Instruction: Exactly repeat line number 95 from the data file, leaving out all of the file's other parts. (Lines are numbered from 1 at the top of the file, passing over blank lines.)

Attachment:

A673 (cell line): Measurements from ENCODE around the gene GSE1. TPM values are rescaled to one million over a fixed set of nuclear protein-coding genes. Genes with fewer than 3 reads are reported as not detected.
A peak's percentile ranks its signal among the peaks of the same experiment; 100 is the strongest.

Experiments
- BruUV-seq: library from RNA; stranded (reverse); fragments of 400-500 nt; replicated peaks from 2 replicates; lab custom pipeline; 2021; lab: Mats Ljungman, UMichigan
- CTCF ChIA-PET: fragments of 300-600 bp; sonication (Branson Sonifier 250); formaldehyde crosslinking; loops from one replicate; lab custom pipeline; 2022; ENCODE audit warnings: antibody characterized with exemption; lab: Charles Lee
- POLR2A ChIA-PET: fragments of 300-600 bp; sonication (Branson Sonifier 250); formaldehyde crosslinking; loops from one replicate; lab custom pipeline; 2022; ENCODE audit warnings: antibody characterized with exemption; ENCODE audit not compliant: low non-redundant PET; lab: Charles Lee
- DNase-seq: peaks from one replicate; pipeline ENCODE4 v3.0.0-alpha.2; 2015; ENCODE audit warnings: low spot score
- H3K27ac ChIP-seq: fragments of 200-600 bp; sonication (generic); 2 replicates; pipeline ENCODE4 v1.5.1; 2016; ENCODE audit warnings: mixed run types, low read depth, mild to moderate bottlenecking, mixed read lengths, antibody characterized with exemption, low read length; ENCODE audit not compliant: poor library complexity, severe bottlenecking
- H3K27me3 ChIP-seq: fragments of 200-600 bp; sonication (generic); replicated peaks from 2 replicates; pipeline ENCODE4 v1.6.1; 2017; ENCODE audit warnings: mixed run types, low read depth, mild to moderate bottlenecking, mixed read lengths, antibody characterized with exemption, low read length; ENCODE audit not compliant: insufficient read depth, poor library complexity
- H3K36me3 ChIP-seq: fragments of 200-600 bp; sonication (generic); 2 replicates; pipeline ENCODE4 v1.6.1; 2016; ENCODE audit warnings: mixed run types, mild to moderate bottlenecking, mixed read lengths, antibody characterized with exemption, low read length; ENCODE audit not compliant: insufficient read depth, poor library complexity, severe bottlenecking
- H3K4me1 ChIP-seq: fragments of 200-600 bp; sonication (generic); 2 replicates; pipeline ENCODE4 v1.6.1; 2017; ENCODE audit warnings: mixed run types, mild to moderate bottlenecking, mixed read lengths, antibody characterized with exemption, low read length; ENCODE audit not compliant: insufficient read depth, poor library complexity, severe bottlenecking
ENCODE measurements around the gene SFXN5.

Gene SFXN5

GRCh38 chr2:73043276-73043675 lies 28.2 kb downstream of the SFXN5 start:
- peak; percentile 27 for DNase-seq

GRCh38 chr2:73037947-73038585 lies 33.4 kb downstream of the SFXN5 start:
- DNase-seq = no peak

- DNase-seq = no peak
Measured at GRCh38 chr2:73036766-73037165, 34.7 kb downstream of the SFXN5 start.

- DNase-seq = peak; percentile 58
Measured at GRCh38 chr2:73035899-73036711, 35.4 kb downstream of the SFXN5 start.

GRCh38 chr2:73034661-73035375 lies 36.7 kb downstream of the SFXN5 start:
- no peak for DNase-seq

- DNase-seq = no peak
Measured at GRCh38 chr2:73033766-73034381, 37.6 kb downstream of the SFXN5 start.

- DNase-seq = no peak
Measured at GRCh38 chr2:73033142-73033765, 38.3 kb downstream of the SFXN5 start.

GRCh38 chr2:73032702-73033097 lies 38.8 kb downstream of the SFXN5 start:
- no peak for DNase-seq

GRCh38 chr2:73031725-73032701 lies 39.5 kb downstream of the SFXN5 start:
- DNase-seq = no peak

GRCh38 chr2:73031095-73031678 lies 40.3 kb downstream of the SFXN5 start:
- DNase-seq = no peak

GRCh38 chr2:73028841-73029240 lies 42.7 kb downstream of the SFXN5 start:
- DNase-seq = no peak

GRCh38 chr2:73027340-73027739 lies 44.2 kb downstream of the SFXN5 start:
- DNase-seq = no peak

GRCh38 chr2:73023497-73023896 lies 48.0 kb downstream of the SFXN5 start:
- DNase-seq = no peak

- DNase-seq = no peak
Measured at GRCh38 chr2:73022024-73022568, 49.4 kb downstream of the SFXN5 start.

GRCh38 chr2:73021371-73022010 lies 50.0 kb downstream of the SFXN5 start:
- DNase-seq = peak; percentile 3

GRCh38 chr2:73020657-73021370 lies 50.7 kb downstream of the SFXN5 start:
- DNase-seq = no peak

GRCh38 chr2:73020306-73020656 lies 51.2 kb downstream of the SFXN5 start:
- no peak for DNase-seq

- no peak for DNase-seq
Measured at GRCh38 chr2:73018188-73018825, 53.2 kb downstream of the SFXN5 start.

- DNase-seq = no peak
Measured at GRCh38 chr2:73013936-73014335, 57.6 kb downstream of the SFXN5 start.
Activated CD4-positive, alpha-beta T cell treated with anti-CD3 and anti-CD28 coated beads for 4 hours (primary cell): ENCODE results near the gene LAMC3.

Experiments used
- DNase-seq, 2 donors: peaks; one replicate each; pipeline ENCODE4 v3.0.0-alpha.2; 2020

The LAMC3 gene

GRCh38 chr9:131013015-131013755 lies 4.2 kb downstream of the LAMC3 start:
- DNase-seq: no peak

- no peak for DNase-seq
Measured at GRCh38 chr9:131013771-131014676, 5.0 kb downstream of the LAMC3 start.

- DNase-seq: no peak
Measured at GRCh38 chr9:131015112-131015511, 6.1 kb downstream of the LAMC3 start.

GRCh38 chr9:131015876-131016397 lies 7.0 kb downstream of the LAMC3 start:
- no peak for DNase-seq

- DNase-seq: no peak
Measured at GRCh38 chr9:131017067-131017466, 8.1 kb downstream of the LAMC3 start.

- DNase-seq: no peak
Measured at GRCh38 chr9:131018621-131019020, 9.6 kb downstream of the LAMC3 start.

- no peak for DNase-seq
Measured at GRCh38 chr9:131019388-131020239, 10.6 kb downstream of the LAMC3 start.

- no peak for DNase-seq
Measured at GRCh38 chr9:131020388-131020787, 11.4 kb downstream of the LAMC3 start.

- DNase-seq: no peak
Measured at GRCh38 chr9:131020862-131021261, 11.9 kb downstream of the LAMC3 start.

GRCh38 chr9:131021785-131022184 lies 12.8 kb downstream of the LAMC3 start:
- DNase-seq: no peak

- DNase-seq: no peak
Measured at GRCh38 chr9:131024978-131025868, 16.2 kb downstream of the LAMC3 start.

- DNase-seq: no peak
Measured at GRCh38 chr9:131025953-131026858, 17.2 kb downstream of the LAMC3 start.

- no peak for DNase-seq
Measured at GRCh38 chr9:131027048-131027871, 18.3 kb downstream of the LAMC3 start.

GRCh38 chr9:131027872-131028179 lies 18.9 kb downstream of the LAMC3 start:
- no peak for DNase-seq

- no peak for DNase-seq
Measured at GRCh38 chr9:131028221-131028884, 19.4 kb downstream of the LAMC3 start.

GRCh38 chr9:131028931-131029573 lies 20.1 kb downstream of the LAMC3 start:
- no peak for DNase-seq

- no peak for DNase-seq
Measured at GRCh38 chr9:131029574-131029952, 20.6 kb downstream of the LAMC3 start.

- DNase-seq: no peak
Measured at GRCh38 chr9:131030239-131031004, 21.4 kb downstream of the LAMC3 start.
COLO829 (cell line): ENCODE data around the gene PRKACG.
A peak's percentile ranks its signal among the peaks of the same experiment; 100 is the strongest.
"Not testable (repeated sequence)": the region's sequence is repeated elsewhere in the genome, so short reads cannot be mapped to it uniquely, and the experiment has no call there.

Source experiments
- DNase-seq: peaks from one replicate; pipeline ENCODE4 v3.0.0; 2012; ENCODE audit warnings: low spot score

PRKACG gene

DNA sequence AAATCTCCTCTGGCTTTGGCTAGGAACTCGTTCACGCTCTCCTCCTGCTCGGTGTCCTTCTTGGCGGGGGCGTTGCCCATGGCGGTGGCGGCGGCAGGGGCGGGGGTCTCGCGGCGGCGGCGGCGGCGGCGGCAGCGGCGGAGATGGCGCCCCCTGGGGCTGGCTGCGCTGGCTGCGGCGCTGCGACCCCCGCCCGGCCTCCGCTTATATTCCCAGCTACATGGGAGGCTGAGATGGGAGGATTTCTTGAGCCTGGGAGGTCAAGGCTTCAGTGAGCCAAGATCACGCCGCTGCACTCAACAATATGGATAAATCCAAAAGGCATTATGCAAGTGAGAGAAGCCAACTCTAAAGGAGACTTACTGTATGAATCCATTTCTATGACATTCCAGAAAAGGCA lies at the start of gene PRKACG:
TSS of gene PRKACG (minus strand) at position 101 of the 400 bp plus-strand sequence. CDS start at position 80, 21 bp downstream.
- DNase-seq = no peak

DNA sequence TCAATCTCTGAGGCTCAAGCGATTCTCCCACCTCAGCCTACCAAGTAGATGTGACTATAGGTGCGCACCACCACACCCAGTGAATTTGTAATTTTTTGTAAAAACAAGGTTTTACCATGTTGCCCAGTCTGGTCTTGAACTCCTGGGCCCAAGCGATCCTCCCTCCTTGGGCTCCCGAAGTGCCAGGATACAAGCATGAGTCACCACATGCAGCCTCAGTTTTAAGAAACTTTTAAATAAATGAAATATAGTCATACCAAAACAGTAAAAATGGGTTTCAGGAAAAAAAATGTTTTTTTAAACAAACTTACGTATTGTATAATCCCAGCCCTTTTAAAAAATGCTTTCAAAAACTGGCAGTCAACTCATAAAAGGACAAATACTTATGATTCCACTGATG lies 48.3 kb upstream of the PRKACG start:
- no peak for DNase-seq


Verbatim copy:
Source experiments